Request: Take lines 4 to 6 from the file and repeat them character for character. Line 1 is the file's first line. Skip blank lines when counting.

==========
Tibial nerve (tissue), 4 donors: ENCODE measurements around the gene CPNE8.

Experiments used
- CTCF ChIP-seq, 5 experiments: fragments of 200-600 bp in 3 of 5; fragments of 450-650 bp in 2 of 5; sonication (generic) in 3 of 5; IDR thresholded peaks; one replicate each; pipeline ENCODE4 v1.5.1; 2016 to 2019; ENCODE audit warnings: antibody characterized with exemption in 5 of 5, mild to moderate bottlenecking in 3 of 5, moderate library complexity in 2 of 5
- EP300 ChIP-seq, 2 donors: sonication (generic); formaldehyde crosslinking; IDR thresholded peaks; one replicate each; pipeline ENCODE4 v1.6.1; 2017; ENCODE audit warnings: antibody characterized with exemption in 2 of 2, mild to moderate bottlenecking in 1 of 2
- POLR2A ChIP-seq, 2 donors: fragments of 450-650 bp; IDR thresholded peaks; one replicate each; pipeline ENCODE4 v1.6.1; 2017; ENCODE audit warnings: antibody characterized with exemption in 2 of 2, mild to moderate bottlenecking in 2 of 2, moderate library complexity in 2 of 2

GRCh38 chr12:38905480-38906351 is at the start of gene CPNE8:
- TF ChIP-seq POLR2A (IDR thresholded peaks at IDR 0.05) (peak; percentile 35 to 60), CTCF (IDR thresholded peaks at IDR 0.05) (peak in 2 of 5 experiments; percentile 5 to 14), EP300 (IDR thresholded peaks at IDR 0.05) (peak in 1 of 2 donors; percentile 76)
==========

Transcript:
- EP300 ChIP-seq, 2 donors: sonication (generic); formaldehyde crosslinking; IDR thresholded peaks; one replicate each; pipeline ENCODE4 v1.6.1; 2017; ENCODE audit warnings: antibody characterized with exemption in 2 of 2, mild to moderate bottlenecking in 1 of 2
- POLR2A ChIP-seq, 2 donors: fragments of 450-650 bp; IDR thresholded peaks; one replicate each; pipeline ENCODE4 v1.6.1; 2017; ENCODE audit warnings: antibody characterized with exemption in 2 of 2, mild to moderate bottlenecking in 2 of 2, moderate library complexity in 2 of 2

GRCh38 chr12:38905480-38906351 is at the start of gene CPNE8: